“The hardest thing for me was adjusting to life,” Jason Kelce said. “You’re in a whole new city, for the first time you’re off on your own, paying taxes and doing all these other things and it’s easy to kind of get overwhelmed in your thought process instead of really focusing just on the little things. 
 
“It’s a tough just getting to the point where you feel comfortable because there’s so much drastic change everywhere. There’s all this chaos around you outside football and it can be a little much. 
 
“For me with young guys, you just tell them to keep staying with it, keep improving it, keep paying attention to the details. 
 
“You can run into certain situations where guys over-think things and it can really affect how they’re playing out there and if you’re an older guy you try and take that burden off of them and just try to remind them to go out there and play hard and focus on the minute details that allow you to be successful and just go play.”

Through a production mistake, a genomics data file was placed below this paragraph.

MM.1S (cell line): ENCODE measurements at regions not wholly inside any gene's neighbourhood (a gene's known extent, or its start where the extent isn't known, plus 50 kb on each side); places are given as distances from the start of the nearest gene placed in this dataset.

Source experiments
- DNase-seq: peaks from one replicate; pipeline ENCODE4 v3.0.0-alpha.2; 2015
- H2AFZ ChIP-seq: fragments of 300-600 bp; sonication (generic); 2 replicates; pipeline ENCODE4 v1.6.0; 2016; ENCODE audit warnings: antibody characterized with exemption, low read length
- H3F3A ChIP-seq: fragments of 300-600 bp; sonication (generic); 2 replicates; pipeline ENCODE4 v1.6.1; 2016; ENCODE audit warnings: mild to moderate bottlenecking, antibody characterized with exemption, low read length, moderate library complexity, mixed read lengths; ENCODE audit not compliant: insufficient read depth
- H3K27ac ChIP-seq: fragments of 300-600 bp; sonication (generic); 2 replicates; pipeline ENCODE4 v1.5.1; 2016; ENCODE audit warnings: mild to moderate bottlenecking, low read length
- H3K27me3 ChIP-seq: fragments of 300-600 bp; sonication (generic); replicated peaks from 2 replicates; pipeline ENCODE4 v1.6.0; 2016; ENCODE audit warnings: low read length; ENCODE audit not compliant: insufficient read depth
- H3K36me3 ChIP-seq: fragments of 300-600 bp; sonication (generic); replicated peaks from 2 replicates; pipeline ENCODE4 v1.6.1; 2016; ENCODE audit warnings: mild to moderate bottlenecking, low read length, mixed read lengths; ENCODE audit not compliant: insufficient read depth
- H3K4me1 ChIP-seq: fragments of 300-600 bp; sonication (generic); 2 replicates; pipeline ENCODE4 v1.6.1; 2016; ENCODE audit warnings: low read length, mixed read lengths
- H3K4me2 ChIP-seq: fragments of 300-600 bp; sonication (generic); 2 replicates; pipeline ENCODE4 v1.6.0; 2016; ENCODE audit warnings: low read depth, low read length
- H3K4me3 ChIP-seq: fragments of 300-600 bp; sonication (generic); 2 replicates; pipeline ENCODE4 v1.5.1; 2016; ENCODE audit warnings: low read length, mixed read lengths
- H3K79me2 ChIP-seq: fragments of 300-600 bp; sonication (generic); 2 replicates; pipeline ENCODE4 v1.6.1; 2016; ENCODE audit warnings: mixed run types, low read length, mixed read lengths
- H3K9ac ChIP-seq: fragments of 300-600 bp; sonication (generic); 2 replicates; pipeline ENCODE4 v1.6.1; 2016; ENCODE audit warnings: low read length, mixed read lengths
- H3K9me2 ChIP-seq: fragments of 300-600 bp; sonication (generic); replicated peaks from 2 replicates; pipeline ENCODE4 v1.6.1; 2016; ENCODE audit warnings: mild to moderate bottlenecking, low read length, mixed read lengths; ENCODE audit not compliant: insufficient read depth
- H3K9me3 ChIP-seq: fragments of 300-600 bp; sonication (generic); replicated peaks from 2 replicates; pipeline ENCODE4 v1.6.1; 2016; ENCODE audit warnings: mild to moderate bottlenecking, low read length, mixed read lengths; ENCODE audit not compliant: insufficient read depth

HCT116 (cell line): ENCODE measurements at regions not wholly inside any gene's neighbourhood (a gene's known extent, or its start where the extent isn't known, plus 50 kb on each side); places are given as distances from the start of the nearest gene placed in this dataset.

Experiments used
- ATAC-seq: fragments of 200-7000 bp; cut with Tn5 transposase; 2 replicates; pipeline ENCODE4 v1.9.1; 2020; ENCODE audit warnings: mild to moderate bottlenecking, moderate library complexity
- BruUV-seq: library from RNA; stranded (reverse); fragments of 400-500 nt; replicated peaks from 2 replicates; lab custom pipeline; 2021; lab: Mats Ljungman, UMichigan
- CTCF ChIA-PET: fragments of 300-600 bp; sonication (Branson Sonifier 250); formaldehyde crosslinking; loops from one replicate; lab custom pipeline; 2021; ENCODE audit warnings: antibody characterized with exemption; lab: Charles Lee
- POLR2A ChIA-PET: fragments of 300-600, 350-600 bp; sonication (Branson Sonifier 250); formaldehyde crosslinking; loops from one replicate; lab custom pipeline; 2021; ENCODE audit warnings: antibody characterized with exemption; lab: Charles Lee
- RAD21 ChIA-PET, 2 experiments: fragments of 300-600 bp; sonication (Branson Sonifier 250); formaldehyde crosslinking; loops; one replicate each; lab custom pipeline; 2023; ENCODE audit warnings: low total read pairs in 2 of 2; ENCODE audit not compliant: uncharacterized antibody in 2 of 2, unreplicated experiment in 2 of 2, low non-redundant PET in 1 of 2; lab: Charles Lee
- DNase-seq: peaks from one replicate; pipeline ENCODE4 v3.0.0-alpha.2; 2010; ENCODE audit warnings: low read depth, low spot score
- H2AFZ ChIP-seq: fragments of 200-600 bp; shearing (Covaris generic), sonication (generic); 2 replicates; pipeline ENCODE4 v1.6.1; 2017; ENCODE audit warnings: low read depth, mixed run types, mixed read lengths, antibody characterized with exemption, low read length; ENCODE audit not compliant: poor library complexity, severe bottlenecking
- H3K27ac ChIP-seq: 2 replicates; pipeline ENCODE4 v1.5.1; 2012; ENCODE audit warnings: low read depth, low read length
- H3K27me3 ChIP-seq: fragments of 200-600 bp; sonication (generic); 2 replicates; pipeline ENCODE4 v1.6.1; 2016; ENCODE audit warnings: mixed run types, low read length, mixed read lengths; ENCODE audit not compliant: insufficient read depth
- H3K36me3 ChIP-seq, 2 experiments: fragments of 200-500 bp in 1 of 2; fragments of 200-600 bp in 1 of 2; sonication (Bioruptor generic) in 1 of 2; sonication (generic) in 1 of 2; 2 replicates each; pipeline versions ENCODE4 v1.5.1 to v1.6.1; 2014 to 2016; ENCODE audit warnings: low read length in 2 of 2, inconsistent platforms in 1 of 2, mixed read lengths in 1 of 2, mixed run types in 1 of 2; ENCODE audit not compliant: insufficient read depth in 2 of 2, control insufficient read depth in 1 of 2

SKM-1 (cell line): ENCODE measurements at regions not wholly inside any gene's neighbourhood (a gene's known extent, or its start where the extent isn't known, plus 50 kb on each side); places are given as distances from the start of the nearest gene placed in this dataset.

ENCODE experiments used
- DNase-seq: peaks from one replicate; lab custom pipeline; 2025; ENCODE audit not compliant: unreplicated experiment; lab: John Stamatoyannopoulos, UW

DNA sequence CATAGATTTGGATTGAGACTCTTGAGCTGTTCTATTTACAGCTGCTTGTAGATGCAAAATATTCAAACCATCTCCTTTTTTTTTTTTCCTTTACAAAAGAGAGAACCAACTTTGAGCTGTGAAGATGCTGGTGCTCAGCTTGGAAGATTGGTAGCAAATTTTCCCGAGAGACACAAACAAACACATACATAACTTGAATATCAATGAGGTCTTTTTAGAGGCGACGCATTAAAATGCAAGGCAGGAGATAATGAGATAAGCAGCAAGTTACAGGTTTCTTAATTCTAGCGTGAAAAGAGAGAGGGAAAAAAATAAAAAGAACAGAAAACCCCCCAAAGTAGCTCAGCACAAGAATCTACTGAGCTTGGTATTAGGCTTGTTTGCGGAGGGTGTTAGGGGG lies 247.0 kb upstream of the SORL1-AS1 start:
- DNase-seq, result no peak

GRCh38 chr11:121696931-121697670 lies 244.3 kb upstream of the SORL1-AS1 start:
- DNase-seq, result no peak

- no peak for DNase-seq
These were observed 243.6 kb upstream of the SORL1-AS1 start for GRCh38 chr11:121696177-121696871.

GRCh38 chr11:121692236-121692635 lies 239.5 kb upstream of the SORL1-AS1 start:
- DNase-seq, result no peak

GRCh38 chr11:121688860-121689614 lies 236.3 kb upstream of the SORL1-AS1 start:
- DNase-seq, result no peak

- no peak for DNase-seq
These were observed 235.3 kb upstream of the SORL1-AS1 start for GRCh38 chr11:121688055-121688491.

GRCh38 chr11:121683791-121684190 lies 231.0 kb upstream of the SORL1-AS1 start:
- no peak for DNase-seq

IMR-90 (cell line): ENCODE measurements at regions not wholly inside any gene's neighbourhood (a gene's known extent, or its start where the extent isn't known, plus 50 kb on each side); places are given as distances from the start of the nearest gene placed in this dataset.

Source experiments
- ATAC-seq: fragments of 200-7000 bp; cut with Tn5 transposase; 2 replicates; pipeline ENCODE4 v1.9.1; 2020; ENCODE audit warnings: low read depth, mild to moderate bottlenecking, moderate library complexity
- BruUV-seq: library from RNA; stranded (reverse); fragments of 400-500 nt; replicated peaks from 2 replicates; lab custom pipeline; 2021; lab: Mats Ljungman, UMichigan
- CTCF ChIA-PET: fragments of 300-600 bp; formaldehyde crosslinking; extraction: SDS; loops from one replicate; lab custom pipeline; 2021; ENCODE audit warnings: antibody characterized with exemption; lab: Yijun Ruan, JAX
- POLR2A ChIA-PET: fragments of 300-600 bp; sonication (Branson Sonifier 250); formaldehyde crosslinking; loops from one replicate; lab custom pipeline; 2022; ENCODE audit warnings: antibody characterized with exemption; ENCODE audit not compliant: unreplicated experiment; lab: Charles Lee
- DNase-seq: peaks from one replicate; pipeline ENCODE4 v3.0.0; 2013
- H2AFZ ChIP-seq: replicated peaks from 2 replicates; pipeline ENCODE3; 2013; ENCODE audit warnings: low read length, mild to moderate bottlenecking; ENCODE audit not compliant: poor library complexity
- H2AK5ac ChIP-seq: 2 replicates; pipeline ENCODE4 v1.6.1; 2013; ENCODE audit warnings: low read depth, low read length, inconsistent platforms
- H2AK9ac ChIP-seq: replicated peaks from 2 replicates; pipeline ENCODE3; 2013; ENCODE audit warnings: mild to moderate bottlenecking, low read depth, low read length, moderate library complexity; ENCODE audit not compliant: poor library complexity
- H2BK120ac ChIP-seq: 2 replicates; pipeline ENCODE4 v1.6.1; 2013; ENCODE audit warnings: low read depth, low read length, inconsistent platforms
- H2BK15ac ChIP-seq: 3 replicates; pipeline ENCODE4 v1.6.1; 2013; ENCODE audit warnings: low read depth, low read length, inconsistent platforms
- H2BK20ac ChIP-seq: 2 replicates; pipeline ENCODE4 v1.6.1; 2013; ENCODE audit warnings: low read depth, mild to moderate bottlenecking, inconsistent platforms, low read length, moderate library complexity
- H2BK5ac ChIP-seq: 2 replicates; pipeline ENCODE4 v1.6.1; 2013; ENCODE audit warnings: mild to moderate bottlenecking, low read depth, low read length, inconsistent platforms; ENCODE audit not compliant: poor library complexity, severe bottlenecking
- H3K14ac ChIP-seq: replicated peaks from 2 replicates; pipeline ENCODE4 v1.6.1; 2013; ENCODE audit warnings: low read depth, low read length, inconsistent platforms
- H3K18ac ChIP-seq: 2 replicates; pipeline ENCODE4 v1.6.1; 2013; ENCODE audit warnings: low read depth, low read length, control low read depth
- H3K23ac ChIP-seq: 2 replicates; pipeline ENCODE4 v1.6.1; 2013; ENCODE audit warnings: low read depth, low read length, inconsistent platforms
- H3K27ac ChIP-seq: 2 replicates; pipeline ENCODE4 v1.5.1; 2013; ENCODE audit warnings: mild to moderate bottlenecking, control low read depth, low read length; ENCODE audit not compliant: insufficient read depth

Sixers-Celtics 5 things: Slowing down Isaiah Thomas

Sixers-Celtics 5 things: Slowing down Isaiah Thomas

The Sixers (4-15) continue their homestand against the Boston Celtics (11-8) at the Wells Fargo Center on Saturday night (7:30 p.m./CSN and CSNPhilly.com).

Let's take a closer look at the matchup.

1. A green giant-sized challenge
Just crumple it up and move on.

That's about the only thing the Sixers can do after getting ran out of the gym by the Orlando Magic on Friday. Instead of looking like a team that hadn't played since Monday, the Sixers appeared flat in a 105-88 loss.

Outside of Joel Embiid's first 20-point, 10-rebound game (he had 25 points and 10 boards) and a strong effort from Jahlil Okafor (16 points and 13 rebounds), not much else went right for the Sixers.

Now Embiid will sit the second game of a back-to-back set and Okafor will be thrust into the starting lineup, as the Sixers try to deal with Boston big man Al Horford.